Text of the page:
Tuesday, 15 September 2015

Apple Watch

Smart watches are slowly becoming more and more popular, but with the Apple Watch costing a small fortune are the benefits worth the high price tag? Available in three different versions; the Apple Watch Sport, the Apple Watch and the Apple Watch Edition, they range from prices in the hundreds to well over 10k. The Sport features an anodised aluminium case and Ion-X glass display, whereas the standard Apple Watch features a stainless steel case and sapphire crystal display. There’s not really any difference in display quality, but the sapphire crystal display is much more scratch resistant.


Measuring in with a depth of just 10.5mm, the Apple Watch is actually slimmer than quite a few other smart watches and even some non-smart watches. The Digital Crown is essentially the enter, up and down button for the watch. A second side button is situated below the crown and is used for turning the device off and on, as well as to access a few other features of the watch. The underside of the watch is where the majority of the sensors are located as well as the charging port, which uses a magnet to provide power to the battery.


Wi-Fi is the real source of power for the Apple Watch though. Without it you’re left with an expensive heart rate monitor. Bluetooth 4.0 is used to send and receive data to and from your phone, as well as the sharing of the iPhone’s Wi-Fi connection. Even when not paired with your iPhone you can still use your watch, but you’ll have very limited functionality. This is where the built-in Wi-Fi takes over and connects to the hotspot you were previously using on your phone (as long as it’s still in range) allowing you to still send and receive iMessages, Digital Touch messages and use Siri.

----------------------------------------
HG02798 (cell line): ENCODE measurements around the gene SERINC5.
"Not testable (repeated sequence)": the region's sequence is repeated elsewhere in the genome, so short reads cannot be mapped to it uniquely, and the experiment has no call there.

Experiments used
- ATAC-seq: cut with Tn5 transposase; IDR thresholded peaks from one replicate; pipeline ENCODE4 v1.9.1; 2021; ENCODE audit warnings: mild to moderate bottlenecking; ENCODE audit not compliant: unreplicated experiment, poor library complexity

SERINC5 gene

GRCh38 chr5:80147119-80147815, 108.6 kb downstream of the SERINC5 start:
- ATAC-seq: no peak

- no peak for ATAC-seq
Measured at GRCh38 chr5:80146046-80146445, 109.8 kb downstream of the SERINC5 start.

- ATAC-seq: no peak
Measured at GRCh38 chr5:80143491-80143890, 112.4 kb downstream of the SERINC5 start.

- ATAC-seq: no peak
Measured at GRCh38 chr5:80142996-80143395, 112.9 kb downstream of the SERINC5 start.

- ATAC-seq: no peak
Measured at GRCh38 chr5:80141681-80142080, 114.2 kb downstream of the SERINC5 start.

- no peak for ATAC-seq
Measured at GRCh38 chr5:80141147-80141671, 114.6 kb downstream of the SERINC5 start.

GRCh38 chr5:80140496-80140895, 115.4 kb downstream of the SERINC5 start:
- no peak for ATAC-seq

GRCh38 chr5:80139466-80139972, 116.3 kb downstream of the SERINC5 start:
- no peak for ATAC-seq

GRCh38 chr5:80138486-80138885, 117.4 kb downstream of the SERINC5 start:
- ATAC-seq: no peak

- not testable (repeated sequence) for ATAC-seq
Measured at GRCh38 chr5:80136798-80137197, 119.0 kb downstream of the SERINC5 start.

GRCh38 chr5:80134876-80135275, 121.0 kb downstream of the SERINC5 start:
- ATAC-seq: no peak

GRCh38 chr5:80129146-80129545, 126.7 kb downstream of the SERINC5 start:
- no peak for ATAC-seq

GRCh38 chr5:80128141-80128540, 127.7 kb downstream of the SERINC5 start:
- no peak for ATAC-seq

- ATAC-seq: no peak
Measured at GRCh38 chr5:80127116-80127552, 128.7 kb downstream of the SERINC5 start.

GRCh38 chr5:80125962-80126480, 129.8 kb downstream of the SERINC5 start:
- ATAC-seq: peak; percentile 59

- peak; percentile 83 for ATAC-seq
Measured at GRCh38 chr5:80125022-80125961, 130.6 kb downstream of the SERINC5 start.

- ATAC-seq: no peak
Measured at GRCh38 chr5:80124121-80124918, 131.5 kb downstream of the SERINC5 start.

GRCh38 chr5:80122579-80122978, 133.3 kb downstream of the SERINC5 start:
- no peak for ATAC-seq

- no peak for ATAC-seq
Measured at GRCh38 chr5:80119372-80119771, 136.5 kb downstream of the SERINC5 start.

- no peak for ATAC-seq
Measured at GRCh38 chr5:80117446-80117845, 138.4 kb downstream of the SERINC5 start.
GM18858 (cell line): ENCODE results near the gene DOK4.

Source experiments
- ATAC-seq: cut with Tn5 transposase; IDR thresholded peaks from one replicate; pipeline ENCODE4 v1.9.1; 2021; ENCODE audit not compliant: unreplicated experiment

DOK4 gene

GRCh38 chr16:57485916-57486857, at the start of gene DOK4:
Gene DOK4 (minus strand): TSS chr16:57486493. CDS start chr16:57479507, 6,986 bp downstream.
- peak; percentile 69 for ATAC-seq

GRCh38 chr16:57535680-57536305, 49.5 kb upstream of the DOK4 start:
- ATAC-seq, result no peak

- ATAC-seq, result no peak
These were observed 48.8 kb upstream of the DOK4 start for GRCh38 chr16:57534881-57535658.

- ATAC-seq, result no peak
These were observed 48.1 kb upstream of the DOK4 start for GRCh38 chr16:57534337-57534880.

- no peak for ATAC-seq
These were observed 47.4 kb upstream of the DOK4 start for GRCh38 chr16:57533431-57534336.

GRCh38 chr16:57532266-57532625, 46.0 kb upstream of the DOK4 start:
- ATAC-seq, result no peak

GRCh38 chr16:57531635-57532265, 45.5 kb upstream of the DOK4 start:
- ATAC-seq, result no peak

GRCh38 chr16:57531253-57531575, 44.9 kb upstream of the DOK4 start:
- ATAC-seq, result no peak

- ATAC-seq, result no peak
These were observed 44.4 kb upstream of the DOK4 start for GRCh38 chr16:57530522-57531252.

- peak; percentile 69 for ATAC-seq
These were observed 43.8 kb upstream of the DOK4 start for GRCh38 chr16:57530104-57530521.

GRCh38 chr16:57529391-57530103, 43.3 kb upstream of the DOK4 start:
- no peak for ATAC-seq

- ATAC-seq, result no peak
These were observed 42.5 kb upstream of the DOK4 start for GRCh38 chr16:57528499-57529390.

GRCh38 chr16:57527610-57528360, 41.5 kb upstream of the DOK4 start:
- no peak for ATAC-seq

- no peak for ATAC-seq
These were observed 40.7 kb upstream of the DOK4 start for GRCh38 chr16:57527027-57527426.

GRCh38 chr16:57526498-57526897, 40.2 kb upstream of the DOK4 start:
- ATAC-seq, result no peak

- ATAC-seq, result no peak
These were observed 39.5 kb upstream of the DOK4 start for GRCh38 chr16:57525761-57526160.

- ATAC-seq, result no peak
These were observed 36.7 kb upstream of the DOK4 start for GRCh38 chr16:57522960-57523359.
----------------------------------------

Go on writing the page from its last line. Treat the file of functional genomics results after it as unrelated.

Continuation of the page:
Digital Touch is a really cool messaging service between contacts within your “favourite friends” section, allowing you to send small sketches, a tap on the wrist using the built-in Taptic Engine, and also your own heart beat. The apps on your Apple Watch are called Glances. The name kind of gives it away; the watch version of an app is merely a “glance” at the whole app, meaning that functionality is limited. A good example is the mail application. You’re able to view messages, but sending a reply is something you’ll have to do on your iPhone.

The benefits of the Apple Watch with regards to health and fitness can definitely be appreciated as well. Whether you’re at the gym, or sat down at your desk, the watch tracks your overall fitness and exercise levels and can judge whether or not you need to get up and stretch your legs. You can also log any exercise you’ve completed. The watch will work out the calories burned, thanks to the built-in heart rate monitor, and alert you when you’ve reached various goals.

From my short time with the Apple Watch, I’m impressed with how well the watch works. It is, however, just an expensive extension to your iPhone. You’ll also need at least an iPhone 5 for the watch to work properly. An update to WatchOS is due to appear this fall as well, so new features and improvements could be on the horizon. For the more durable classic version you’re looking at a pretty high starting, which is absolutely insane in my opinion. There are many other smart watches available with a much lower price tag. Some offering very similar features as well.


Battery life was impressive as I managed to get a whole days use out of the watch, with it being fully charged when I woke to around 5 per cent when I went to bed. Use it too often though and you could end up with an expensive bracelet wrapped around your wrist.

The Apple Watch gets a very respectful 4/5.

★★★★☆
Matthew Scott


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